Higher Studies

Aakash Sharma, 5th Rank, UP Judicial Services-2016 shares tips and tricks to get a sweet taste of victory

Aakash Sharma completed his LL.B. in the year 2014 at Campus Law Centre, Faculty of Law, Delhi University. He went on to pursue an LL.M at National Law University, Delhi in 2015. After qualifying the UGC-NET exam, he taught Law as an Assistant Professor at Lloyd Law College for a year.

Not lured by the fancy corporate jobs, Aakash got fascinated with the working of the judiciary as a judge is an independent arbiter upon the matter before him and does not have to take sides unlike a lawyer. Hence, to conquer his dream he started with the preparations from scratch without any coaching. He qualified for the UP Judicial Services – 2016 examination with 5th Rank.


In this interview, he gives us great insights to:

  • The ideal time to start preparing for the Judicial Services exam.
  • His strategy for tackling and remembering the different provisions of Law.
  • Tips for facing the nerve-wracking interview.
  • And his motivational message to the aspirants.

How would you like to introduce yourself to our readers?

First of all, thank you for giving me this opportunity to connect with your readers. I did my Law from Campus Law Centre, University of Delhi in the year 2014. Subsequently, I completed an LL.M. from National Law University, Delhi in 2015 and also qualified the UGC-NET Examination the same year. I taught Law for a year, but destiny had something else in store. I was selected in the UP Judicial Services Examination 2016, commonly known as PCS-J.


How did you gravitate towards Law?

(Aakash completed his B.A. (Hons.) in Political Science from Kirori Mal College, University of Delhi in the year 2011.)

I have often wondered what prompted me to take up Law. It now seems to me that the decision of taking up Law after pursuing graduation in Political Science was utterly providence. While subconsciously, I used to find Law and legal process intriguing as a child. But unbeknownst to me, I have somehow drifted to it. Law is a fascinating discipline because it is so dynamic. Every day is an exciting day in law. The credit really goes to my teachers. Prof. Rajiv Khanna, Prof. Usha Tandon and Prof. Raman Mittal at Delhi University; and Prof. Mrinal Satish, Prof. B B Pandey and Prof. M.P. Singh at NLU Delhi. These teachers made Law interesting and turned my initial intrigue for Law into endearment.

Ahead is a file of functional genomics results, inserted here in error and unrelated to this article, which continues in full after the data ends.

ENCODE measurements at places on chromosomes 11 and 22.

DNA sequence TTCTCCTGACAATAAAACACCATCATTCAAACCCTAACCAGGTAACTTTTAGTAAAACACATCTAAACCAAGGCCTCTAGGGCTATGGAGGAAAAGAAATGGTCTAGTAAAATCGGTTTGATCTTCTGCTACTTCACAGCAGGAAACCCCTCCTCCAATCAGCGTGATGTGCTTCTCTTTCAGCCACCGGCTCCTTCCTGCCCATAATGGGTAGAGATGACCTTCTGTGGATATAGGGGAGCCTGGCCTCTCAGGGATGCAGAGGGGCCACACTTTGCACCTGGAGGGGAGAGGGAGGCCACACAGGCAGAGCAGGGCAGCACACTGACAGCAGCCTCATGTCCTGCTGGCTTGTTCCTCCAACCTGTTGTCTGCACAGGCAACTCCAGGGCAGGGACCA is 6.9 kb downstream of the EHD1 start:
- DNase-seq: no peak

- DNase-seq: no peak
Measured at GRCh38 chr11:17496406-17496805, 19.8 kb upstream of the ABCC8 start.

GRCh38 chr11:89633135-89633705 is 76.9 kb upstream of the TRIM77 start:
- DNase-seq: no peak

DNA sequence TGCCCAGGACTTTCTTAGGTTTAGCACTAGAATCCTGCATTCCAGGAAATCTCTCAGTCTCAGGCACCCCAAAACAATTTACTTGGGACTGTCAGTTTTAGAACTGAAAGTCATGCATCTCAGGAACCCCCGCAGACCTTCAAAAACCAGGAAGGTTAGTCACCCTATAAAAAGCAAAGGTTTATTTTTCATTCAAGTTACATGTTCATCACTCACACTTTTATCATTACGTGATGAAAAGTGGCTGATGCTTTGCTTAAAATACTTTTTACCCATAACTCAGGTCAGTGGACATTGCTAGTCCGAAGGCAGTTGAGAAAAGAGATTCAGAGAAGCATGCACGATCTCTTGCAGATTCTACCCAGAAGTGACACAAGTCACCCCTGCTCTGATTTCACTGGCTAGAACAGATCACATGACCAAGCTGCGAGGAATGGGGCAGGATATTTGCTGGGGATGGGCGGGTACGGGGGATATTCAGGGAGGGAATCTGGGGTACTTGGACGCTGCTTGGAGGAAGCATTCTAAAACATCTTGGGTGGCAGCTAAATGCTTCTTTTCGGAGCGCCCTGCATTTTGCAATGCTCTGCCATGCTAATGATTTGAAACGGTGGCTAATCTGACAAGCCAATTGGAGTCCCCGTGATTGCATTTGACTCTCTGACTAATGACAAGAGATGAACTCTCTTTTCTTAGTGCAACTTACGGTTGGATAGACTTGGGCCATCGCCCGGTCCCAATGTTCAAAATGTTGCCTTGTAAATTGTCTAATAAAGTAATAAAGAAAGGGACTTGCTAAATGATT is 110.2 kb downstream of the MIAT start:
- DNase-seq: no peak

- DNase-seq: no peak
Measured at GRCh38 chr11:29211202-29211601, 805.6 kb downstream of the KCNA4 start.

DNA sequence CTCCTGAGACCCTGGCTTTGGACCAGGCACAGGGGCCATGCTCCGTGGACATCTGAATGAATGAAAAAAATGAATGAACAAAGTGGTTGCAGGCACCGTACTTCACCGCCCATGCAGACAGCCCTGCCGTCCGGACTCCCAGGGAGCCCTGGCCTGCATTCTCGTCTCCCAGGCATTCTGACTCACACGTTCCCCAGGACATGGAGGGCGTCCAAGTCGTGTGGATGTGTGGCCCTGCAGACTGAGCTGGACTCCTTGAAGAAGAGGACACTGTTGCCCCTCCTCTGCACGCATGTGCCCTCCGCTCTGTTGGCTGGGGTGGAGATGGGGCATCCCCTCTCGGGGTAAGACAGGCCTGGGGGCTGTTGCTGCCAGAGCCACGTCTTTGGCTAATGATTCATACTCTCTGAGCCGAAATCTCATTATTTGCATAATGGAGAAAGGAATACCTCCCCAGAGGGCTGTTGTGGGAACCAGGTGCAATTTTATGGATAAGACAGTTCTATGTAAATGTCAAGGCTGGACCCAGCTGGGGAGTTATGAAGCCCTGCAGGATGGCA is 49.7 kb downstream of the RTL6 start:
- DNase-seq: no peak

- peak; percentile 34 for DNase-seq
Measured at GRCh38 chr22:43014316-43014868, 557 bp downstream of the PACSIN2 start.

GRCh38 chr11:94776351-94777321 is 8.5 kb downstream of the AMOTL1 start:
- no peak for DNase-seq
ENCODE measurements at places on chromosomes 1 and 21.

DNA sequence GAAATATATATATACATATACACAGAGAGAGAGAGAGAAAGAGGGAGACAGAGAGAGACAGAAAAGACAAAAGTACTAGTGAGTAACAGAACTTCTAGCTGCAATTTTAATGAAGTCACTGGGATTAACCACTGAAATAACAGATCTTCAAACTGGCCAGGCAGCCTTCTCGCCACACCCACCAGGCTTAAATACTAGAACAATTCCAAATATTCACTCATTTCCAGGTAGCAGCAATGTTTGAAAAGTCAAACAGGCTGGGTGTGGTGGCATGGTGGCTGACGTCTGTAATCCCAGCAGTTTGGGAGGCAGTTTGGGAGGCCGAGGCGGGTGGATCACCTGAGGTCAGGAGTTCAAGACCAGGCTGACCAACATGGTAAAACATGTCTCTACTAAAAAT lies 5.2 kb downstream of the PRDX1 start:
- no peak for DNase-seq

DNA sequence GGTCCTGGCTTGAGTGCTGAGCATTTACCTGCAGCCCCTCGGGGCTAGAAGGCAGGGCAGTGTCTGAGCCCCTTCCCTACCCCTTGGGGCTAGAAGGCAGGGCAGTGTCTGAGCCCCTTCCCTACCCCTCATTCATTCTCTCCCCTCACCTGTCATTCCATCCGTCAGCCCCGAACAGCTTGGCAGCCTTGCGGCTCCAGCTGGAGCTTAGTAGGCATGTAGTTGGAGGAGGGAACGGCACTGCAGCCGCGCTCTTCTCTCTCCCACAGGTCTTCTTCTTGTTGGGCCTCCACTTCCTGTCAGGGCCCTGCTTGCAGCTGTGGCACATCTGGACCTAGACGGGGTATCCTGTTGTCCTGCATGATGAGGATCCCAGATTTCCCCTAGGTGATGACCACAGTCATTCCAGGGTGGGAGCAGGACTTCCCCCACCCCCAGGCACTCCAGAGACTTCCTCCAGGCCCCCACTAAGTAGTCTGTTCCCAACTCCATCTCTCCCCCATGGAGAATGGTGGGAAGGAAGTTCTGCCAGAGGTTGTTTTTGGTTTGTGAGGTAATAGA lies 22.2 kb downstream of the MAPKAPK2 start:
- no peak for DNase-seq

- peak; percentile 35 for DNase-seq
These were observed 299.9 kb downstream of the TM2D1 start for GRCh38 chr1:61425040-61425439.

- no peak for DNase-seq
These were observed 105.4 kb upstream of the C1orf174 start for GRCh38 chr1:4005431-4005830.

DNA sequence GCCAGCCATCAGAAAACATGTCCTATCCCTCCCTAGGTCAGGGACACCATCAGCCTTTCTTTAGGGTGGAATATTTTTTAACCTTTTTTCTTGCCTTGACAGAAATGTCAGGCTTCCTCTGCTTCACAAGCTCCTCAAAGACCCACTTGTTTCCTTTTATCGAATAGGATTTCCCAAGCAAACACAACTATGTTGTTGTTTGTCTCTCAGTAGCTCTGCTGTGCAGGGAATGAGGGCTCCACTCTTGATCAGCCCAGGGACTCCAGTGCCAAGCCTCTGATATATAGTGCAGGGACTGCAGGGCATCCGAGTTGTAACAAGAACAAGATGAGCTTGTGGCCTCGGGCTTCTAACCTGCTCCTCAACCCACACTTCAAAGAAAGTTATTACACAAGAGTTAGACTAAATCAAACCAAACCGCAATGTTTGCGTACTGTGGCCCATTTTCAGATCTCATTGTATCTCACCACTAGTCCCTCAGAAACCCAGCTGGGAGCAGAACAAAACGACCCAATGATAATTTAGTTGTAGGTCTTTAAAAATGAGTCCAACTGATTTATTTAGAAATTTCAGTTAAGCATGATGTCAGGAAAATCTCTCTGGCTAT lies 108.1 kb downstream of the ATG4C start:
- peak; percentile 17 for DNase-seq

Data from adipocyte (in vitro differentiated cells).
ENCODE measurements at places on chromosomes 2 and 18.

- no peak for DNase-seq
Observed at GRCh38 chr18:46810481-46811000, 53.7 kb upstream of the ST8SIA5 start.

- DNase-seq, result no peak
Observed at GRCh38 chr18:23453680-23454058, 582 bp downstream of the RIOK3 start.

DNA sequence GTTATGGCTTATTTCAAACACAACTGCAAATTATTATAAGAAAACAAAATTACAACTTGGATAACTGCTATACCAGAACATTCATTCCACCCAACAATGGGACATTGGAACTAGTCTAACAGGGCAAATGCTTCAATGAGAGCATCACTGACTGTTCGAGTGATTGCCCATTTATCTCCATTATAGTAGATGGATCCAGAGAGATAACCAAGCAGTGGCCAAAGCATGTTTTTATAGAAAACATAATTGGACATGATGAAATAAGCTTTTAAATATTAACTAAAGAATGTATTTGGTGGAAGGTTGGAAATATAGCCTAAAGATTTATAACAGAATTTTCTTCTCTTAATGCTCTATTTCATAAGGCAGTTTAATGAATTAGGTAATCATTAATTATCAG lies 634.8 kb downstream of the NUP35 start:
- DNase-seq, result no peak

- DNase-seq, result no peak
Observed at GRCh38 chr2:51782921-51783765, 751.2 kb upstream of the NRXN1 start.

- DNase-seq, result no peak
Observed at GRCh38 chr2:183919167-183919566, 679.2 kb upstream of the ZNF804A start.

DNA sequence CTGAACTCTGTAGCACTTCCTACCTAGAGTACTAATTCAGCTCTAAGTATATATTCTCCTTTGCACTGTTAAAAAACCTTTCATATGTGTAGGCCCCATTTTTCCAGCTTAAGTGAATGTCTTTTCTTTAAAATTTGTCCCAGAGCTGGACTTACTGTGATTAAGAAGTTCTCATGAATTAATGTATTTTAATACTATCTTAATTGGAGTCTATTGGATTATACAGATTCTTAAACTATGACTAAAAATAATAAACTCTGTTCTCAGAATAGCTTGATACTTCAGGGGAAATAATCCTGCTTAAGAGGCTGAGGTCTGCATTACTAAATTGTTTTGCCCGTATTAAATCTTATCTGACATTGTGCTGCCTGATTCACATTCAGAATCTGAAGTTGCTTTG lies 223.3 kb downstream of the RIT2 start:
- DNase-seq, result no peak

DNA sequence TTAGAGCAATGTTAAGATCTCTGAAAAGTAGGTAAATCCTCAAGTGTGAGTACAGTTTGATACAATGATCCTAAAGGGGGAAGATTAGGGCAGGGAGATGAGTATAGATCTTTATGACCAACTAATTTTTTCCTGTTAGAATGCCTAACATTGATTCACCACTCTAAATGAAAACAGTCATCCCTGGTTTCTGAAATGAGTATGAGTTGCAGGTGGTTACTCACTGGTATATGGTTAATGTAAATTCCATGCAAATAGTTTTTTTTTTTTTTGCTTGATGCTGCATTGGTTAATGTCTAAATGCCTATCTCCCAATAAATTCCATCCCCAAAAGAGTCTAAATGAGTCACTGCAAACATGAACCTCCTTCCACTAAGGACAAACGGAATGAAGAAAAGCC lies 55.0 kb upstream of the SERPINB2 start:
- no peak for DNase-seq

Did you focus only on academics in college life?

I maintained a healthy balance between co-curricular activities and academics. I was designated the Student Convener of the Seminar & Discussion Society after winning the college debating competition at Campus Law Centre. I used to organize weekly discussions on bills, legislations and judgments. The real secret of excelling in academics is a deadly mix of self-discipline, being attentive in class, making your own notes, reading the best authors, mastering the bare acts and leading judgments, and avoiding cheap guide-books and coaching institutes like the plague.


What made you choose to serve the Judiciary; did you not get tempted by the fancy corporate jobs?

Every facet of Law is enjoyable. I chose judicial services because a judge is an independent arbiter upon the matter before him. He need not take sides like a lawyer. I found this especially attractive about judicial services. As far as corporate job is concerned, I got a taste of corporate practice during my internship days and found that it was not my calling.


Do you think an LL.M. candidate gets leverage to the rest appearing for the Judicial Services?

Yes, having an LL.M. is definitely advantageous. LL.M. at NLU Delhi is a very rigorous and advanced degree wherein you not only learn the Law, but you critically assess and deeply scrutinize it. This deconstruction of Law is not done as thoroughly in LL.B. As far as leverage over other aspirants is concerned, LL.M. will make you “think” about Laws and not just “know” the Laws; it will improve your writing skills and make you cognizant of legal theory and philosophy. Therefore, an LL.M. candidate has better grasp on the subject over the rest appearing in Judicial Services.


When should a person ideally start preparing for the Judicial Services exam?

Nobody can really be very confident that he/she will positively succeed in an exam where the success ratio is 1:200 or a mere 0.005% so I was simultaneously working as an Assistant Professor to have a steady income and a stable back-up if my efforts don’t bear fruition. I did not take coaching. I made my own notes from scratch. It was a painstaking job. Preparation for judicial services can informally start from the law school itself once the candidate has diligently read all the landmark cases in the various subjects. One should also cultivate a rational and reasonable world view and should be able to have independent opinions which are free from any bias. This exam requires utmost dedication from the candidate. It requires at least 1-2 years of dedicated preparation if you are starting from scratch. On the other hand, if you were paying attention in college itself and actually studied from cases and bare acts and not guidebooks, you can clear the exam with 6 months of preparation also.


How many hours did you devote towards the Judicial Services in terms of your preparation on a daily basis?